Lisa A. Freed, MD, is a general cardiologist and the director of the Women’s Heart and Vascular Program at Yale New Haven Hospital. She is determined to change the fact that heart disease remains the leading killer of American women. “There is no greater honor than to save a person's life, and many of the treatments available in cardiology are able to do so,” she says.
The Women’s Heart and Vascular Program is dedicated to screening, educating and treating women at risk for, or with established heart disease. “I will often couple treatment plans with pertinent studies that support the approach I am recommending,” she says, adding that she always makes sure patients understand their options. “It is so important to offer reasonable hope and steady support to alleviate the anxiety that often accompanies a new cardiac diagnosis. My strength is a willingness to listen and explore problems fully.”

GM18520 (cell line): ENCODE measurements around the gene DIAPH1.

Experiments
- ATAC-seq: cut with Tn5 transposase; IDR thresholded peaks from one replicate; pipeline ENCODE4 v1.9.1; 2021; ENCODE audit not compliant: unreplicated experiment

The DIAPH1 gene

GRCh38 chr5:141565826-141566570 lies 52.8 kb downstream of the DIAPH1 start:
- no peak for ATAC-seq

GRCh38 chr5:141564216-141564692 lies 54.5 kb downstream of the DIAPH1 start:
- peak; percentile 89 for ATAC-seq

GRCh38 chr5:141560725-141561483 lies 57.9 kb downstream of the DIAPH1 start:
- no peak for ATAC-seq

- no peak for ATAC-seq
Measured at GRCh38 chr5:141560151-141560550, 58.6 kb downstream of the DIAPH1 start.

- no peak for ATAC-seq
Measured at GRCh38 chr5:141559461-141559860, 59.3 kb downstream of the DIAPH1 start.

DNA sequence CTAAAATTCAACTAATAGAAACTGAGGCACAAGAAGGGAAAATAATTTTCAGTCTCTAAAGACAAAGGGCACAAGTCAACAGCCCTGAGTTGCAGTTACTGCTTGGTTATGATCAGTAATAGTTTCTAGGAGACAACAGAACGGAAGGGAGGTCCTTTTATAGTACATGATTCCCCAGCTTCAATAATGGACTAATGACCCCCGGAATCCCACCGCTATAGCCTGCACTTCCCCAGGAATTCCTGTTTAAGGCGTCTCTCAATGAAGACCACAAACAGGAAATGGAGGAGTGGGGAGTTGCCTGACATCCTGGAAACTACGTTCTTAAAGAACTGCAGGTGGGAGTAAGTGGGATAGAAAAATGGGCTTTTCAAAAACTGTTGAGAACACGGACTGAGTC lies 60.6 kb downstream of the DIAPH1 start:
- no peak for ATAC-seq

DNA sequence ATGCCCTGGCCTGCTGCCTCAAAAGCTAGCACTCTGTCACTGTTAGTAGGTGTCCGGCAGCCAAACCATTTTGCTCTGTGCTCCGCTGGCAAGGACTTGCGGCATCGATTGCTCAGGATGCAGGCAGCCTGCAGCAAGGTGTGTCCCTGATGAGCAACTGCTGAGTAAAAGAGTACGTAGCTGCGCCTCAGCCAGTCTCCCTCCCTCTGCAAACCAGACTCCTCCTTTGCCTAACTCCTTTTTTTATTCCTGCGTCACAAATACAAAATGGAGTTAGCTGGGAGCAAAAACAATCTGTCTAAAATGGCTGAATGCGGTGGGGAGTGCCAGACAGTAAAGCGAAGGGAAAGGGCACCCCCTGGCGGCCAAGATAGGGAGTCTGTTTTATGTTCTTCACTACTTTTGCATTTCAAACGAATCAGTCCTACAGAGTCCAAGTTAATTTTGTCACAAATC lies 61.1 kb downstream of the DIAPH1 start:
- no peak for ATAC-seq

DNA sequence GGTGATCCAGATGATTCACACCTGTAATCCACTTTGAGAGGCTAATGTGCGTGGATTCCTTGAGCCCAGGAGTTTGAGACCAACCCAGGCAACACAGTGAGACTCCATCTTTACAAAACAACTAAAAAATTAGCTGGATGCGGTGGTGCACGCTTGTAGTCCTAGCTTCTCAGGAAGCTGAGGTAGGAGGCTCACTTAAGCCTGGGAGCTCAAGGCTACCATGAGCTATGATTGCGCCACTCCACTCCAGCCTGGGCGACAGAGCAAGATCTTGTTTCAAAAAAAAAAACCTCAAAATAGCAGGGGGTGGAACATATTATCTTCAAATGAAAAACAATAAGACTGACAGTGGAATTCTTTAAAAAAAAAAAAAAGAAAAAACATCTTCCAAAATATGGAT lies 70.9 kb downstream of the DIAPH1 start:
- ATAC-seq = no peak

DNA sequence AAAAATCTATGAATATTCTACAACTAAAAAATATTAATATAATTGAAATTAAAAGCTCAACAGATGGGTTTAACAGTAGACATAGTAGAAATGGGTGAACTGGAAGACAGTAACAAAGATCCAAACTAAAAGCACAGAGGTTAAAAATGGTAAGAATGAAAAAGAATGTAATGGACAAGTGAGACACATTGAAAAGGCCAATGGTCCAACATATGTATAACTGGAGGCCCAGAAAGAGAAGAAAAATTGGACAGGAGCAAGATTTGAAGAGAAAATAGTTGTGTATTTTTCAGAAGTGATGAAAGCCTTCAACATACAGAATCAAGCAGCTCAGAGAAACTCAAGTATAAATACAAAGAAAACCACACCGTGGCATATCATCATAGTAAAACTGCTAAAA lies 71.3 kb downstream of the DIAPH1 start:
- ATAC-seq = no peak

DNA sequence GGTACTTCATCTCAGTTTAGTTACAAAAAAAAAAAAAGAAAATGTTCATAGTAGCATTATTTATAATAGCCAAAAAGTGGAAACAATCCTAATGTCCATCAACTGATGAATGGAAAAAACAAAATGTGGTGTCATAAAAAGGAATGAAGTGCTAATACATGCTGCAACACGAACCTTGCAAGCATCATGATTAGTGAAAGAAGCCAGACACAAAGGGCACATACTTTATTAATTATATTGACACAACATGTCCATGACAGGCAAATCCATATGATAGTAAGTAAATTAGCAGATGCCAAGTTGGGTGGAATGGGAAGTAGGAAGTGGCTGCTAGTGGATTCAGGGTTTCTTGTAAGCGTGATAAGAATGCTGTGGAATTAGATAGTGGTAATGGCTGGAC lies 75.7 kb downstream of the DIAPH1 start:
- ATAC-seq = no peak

Dr. Freed, an assistant clinical professor of medicine (cardiology) at Yale School of Medicine, recently launched a new research arm to pursue clinically based issues. In her past research, she has been particularly interested in mitral valve prolapse, which occurs when the valve between the heart’s upper left and lower left chambers doesn’t close properly. Her work helped to properly characterize the prevalence of this disease and established the groundwork for the identification in 2015 of the first gene to be associated with the disease.